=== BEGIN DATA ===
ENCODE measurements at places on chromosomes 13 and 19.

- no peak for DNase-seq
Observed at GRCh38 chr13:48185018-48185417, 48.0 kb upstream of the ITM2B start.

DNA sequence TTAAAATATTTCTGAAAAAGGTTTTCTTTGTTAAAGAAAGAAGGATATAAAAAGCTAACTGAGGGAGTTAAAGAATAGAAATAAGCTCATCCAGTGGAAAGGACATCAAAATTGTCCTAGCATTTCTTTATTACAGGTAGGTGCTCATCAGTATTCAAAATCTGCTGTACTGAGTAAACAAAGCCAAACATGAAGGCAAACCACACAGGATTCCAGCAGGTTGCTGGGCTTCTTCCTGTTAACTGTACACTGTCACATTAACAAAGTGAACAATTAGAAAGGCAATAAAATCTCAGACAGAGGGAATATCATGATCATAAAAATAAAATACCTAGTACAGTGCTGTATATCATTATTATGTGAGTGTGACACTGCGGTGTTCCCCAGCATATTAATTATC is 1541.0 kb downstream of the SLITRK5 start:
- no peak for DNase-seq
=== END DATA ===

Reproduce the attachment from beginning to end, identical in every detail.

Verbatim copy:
ENCODE measurements at places on chromosomes 13 and 19.

- no peak for DNase-seq
Observed at GRCh38 chr13:48185018-48185417, 48.0 kb upstream of the ITM2B start.

DNA sequence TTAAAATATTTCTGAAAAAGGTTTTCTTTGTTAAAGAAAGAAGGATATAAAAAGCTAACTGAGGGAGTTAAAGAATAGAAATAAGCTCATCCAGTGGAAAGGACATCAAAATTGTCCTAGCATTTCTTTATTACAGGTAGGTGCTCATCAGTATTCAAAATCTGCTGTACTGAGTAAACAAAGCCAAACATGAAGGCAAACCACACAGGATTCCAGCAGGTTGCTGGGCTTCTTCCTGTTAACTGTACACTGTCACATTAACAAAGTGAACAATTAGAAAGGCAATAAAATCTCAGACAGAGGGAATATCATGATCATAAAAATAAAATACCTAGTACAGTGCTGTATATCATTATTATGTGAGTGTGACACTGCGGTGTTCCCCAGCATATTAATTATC is 1541.0 kb downstream of the SLITRK5 start:
- no peak for DNase-seq